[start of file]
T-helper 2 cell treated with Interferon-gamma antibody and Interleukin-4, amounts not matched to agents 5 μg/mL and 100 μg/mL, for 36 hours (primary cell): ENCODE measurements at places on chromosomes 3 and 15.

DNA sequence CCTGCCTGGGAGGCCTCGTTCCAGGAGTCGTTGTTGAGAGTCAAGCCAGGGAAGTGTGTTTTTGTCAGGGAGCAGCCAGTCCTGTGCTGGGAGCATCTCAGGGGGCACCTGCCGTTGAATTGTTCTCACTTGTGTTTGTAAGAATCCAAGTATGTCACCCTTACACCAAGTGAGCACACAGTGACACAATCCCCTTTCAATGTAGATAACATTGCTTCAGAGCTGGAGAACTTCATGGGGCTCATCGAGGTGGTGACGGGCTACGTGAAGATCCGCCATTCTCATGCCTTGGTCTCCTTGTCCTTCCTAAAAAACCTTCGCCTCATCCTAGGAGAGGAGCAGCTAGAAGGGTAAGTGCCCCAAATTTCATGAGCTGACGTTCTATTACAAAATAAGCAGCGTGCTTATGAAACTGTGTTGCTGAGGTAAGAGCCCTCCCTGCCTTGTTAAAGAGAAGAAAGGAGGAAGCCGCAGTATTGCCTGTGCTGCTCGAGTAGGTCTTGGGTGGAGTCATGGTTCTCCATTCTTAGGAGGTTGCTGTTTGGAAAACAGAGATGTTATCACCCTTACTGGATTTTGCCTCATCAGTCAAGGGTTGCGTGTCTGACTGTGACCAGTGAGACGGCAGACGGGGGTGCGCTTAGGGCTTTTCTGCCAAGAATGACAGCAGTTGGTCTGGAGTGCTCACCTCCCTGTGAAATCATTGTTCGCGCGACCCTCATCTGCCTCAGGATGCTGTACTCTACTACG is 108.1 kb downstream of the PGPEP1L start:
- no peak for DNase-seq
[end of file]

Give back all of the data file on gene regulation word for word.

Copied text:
T-helper 2 cell treated with Interferon-gamma antibody and Interleukin-4, amounts not matched to agents 5 μg/mL and 100 μg/mL, for 36 hours (primary cell): ENCODE measurements at places on chromosomes 3 and 15.

DNA sequence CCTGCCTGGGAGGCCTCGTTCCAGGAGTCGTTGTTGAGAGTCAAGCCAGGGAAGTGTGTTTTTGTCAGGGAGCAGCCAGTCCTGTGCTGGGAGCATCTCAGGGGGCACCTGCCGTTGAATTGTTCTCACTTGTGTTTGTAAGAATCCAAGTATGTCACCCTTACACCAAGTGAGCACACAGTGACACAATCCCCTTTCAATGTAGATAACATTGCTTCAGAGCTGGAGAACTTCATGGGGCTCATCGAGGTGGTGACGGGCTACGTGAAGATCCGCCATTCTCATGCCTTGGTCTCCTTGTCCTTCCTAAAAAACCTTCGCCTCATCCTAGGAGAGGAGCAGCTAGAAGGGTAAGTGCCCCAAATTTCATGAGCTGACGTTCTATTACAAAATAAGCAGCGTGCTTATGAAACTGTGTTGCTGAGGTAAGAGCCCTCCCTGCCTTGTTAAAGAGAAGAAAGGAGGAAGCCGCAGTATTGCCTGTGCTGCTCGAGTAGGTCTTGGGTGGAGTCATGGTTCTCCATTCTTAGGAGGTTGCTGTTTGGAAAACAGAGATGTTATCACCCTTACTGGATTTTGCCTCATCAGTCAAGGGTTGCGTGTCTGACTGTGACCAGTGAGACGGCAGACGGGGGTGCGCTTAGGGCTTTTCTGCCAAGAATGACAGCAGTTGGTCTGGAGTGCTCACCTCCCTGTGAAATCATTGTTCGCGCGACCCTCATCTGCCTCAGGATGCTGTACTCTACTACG is 108.1 kb downstream of the PGPEP1L start:
- no peak for DNase-seq